CJ Students Ace Gun Lock Community Project

SHSU Students Veronica and Jessica Stubblefield (center and right, respectively) talk to a resident outside the Trinty Cafe about child safety gun locks as part of a community service project.
SHSU Students Veronica and Jessica Stubblefield talk to a resident outside the Trinty Cafe about child safety gun locks as part of a community service project.

A criminal justice class at Sam Houston State University will give away free gun locks in Trinity, Walker and Montgomery counties as part of a community service initiative at Sam Houston State University.

Under the Academic Community Engagement Program, students in designated courses will be required to provide three hours of community services for each one hour of course credit. Dr. Raymond Teske, Jr.’s Child Abuse class is piloting the project in the College of Criminal Justice, and students are expected to hand out 800 cable gun locks to the public for free in Huntsville, Conroe, College Station, Trinity, Groesbeck and Kingwood.

"It's not just about helping the community, but helping yourself," said Veronica Stubblefield, a student in the class, who recently helped hand out 85 gun locks in Trinity. "Basically, it’s having a passion for other people and not just yourself… Our purpose was to keep accidents from happening. For example, a young child picks up a loaded and unlocked gun and it accidently goes off. They were not trying to shoot the gun… This can change someone else’s future by making them aware of things they need to do because ignorance of the law is not a defense."

The gun locks were acquired from Project Child Safe with the help of the Sam Houston State University Police Department, the Huntsville Police Department and the Montgomery County Sheriff’s Office.

"Through this project, students can help improve the quality of life for families and children and maybe even save the life of a child," Teske said. "The purpose of this assignment is to allow students to gain knowledge about gun safety for children and public perceptions about guns and use the information to make a difference in their community and future professions."

As part of the project, students will create poster and displays boards, with information on laws concerning gun locks, the need to secure guns from children, suggestions for securing guns safely, statistics on gun deaths and injuries to children, and displays on how to properly use gun locks.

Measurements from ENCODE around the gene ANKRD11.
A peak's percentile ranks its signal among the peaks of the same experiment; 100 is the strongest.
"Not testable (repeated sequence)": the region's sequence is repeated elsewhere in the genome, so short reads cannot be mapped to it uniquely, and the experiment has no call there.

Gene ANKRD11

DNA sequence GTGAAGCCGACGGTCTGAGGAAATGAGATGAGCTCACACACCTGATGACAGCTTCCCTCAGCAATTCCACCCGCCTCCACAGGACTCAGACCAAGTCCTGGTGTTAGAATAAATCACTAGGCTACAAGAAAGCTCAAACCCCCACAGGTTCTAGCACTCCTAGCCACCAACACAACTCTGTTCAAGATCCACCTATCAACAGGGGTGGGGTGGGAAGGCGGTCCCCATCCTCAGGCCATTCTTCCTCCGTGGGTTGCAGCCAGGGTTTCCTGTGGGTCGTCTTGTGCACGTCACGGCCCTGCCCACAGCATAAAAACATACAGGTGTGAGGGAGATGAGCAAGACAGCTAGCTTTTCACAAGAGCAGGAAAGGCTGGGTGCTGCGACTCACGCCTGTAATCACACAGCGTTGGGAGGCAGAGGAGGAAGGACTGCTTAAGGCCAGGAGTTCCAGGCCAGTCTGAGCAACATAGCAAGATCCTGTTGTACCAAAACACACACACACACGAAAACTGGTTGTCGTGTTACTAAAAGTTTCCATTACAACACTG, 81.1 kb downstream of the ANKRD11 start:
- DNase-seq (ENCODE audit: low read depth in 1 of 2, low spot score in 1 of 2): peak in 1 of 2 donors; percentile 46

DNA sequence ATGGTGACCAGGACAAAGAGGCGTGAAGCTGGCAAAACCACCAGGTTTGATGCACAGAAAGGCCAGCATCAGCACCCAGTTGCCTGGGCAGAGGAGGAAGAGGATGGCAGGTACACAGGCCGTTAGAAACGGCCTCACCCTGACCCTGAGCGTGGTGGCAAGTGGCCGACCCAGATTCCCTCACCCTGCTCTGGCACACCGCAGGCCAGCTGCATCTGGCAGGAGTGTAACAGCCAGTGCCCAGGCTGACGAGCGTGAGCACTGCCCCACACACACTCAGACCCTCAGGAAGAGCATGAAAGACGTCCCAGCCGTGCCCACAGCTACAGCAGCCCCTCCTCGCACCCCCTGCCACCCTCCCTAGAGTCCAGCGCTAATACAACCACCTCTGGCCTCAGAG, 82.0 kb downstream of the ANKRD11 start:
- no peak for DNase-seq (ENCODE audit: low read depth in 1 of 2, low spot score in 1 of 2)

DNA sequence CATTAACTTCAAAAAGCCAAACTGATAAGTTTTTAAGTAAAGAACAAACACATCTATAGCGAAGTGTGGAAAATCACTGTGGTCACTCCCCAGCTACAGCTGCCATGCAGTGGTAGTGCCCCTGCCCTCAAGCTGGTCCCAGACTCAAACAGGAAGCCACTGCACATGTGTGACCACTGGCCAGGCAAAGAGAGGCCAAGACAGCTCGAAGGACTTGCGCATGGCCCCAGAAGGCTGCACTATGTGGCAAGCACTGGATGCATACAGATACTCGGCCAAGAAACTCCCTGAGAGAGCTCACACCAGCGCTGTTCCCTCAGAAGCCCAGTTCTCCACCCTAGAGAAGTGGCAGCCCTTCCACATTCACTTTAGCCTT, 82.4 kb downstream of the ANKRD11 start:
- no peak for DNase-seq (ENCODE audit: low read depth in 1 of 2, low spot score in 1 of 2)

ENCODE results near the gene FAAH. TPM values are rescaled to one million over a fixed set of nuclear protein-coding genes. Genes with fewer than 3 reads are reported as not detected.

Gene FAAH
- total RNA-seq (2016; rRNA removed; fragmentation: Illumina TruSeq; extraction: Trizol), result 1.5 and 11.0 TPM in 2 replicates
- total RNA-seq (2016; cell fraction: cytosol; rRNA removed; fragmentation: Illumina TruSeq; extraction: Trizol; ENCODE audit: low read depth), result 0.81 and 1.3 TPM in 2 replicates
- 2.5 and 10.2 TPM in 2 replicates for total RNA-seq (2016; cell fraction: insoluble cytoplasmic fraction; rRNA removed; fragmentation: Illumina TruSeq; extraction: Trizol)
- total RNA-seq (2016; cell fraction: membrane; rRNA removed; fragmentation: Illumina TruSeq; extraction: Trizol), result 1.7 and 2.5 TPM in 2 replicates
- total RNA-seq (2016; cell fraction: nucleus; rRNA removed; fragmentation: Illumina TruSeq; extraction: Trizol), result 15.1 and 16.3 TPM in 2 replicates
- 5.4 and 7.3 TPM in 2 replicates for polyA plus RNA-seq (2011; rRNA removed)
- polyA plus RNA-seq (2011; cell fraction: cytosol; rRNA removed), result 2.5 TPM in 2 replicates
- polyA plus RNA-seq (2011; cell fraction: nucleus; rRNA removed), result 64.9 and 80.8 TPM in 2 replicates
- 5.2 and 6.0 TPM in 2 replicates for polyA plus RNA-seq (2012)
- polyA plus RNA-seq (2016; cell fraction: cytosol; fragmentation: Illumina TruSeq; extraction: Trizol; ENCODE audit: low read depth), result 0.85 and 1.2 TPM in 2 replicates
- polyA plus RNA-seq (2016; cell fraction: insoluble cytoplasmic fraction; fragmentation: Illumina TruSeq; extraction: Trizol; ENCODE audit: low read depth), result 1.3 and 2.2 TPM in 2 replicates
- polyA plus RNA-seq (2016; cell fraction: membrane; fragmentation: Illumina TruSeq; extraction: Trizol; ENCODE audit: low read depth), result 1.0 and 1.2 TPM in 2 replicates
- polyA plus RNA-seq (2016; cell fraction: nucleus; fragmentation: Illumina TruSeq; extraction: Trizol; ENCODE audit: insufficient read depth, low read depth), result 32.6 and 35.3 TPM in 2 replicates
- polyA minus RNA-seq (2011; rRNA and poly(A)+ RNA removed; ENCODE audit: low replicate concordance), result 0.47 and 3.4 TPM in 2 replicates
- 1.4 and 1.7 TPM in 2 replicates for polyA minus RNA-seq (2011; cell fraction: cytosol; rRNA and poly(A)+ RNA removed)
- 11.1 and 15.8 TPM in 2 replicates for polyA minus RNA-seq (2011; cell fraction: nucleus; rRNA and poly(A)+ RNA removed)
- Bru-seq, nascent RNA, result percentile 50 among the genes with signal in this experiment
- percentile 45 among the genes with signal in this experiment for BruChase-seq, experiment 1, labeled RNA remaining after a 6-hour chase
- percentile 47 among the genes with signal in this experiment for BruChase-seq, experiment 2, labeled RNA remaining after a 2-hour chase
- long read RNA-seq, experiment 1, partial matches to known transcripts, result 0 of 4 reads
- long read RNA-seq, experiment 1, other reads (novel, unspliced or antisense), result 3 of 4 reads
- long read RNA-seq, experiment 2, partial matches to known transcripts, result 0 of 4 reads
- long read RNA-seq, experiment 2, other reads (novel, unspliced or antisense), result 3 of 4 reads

"Keeping guns locked up and out of children's reach isn't just the right thing to do, its the law!," said SHSU Student Kevin Derr.

Academic Community Engagement is a teaching method that combines community engagement with academic instruction. Through the effort, the University hopes to prepare students for a life-long commitment to community engagement. Like Honors courses, the ACE classes will be designated on a student’s transcripts.

"It helps our students apply what they learn in the class to real world situations," said Dr. Joyce McCauley, chair of the Engaged Scholars Committee at Sam Houston State University. "It is one thing to hear it, and it’s another thing to hear and do it. It allows them to build networks in their profession and gives them a preview of what it is like…Ultimately, we want students to reflect on their roles as citizens in a democracy. What students learn here at SHSU can have immediate application in the community—to make life better. We want our students to believe they can make a difference."

The ACE courses, which began in the Spring semester, require at least three documented hours of community services for each one hours of course credit, and students must provide written reflections about their experiences. Instructors also must identify course objectives that students will address through the service experience and community partners who can provide meaningful service activities and outcome measurements. Following the course, the instructor has to assess what students learned through their community project. The courses are approved by the Engaged Scholars Committee, a university-wide entity with representation from all colleges.

"My goal is the service," said Teske, a former member of the Engaged Scholar Committee at SHSU. "This is a child abuse class. When they are out there, people will start telling them stories. They get to interact with people while they do the project."

Many colleges at Sam Houston State University already use community services as a teaching tool, but it was never formally incorporated into the curriculum. Among some of the examples are business courses that aid local small companies with management plans; history courses that use volunteer efforts at the Sam Houston Folk Festival to enhance learning about historical events; sociology classes that evaluate school lunch and recycling programs; and computer science classes that refurbish donated computers and provide network maintenance for local public schools.

In the future, the College of Criminal Justice hopes to designate internship programs as Academic Civic Engagement courses, and Dr. Victoria Titterington also hopes to add community service to the Aging, Crime and Victimization Course. By volunteering at community-based organizations for the elderly, Dr. Titterington hopes that students will get exposure to the aging process and be more effective in dealing with elderly crime victims and offenders in students’ future careers.

Sam Houston State University was recently recognized by The Carnegie Foundation for the Advancement of Teaching with the 2010 Community Engagement Classification. SHSU is among 311 colleges and universities nationwide and the only institution within the Texas State University System to earn the designation by offering civic engagement and service-learning opportunities. The University’s official motto is "A Measure of a Life Is Its Service."

Member of The Texas State University System